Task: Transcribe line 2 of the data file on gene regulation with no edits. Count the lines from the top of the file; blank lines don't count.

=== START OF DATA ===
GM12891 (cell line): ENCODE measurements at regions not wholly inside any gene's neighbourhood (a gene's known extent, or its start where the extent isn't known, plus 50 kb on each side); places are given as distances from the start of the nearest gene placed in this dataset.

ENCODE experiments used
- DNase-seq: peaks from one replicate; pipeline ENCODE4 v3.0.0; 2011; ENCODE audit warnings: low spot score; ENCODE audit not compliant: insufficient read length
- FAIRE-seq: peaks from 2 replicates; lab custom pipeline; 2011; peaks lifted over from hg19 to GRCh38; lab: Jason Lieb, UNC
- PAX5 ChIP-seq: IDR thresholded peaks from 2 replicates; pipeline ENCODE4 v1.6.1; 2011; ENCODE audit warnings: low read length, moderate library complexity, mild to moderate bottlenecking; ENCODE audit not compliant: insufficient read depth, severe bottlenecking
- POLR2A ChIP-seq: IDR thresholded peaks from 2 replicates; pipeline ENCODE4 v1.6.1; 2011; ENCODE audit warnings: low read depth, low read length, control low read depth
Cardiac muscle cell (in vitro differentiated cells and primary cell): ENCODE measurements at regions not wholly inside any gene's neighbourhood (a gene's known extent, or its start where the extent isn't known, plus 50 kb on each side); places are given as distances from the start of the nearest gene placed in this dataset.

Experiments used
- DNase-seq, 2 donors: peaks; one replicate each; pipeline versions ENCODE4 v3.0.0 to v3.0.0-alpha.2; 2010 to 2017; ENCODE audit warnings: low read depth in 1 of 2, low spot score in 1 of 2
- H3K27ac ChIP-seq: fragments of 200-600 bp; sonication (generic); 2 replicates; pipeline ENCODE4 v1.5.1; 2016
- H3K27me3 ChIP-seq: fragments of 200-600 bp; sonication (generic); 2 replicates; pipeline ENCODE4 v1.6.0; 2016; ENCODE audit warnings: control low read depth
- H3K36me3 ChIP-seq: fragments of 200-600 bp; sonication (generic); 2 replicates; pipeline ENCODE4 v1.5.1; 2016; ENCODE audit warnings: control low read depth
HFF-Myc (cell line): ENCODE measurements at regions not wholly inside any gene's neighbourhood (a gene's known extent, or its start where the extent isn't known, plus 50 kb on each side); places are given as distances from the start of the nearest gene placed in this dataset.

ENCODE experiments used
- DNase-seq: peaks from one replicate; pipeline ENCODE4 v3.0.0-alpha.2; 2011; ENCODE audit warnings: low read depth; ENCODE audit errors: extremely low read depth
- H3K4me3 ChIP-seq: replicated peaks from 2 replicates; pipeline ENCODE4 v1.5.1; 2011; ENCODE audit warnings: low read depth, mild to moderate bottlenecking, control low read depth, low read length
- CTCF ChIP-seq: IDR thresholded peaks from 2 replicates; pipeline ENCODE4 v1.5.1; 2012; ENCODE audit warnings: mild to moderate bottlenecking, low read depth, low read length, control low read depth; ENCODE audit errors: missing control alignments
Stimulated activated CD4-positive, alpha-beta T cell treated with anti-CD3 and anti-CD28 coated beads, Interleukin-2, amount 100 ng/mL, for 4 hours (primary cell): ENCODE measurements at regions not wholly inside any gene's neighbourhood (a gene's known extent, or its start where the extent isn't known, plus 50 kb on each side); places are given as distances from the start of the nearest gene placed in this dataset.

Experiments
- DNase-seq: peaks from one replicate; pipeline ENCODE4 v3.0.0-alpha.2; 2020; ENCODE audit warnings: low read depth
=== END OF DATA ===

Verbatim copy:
ENCODE experiments used